GB: Yes, but what we refer to as “collaboration” or “dialogue” can take different forms. Like the crowdsourcing of innovation, it can provide multiple perspectives and more openness in facing the problems at hand. It is also a reflection of the start-up revolution the world has been experiencing, in which companies are created specifically to explore technology-market pairs. Large companies are also rethinking their leadership role by sustaining an ecosystem that redefines the boundary between what is inside and outside the company. Both spheres are seeking new ways of doing things that do not rely on becoming more alike, but rather on embracing their differences. They have access to tools that propose faster integration, with the idea that there are shortcuts available for working together more efficiently. In our field this translates into an overall transformation of the concept of collaboration, which characterizes this day and age –particularly due to the rise of digital technology.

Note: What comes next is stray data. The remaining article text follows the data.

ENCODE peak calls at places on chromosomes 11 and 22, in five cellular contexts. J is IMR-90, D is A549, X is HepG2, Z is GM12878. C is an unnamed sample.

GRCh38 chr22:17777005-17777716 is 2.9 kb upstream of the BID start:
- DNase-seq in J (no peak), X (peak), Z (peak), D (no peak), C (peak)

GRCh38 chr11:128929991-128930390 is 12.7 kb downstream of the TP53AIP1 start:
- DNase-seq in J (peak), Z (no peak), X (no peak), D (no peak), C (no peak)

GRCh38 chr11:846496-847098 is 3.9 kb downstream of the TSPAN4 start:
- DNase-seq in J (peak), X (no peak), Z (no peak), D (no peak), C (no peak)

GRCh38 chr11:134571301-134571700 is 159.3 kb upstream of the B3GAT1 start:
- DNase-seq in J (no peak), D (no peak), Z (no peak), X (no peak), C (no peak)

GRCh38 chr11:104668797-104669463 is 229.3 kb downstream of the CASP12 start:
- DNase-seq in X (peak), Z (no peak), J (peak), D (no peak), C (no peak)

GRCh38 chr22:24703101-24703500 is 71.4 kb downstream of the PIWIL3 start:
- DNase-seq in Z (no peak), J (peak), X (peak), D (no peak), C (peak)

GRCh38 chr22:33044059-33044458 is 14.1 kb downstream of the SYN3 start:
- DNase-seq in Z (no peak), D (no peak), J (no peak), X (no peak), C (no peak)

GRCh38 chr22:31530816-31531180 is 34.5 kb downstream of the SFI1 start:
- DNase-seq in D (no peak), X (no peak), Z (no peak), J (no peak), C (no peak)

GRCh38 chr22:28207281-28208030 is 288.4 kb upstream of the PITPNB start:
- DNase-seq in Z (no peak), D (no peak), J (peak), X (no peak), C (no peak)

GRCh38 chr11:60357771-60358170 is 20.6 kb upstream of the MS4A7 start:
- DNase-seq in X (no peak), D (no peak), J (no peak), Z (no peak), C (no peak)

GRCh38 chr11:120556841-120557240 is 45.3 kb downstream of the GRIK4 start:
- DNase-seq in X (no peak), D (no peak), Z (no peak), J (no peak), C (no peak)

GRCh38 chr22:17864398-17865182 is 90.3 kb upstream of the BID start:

From a practical perspective, these new ways of cooperating result in the creation of new working spaces, such as industrial research chairs, joint laboratories, or simply through projects carried out in partnership with companies. What do these working spaces contribute?

GB: Often, they provide the multi-company context. This is an essential element, since the technology that results from this collaboration is only effective and only has an economic impact if it is used by several companies and permeates an entire market. The company is then under certain short-term requirements, with annual or even quarterly requirements. From this point of view, it is important for the company to work with actors who have a slower, more long-term tempo; to ensure that it will have a resilient long-term strategy. And these spaces work to build trust among the participants: the practices and interactions are tightly regulated legally and culturally, which protects the researchers’ independence. This is the contribution of academic institutions, like Institut Mines-Télécom, and public research funding authorities, like ANR, which provide the spaces and means for inventing collaborations that are fruitful and respectful of each other’s identity.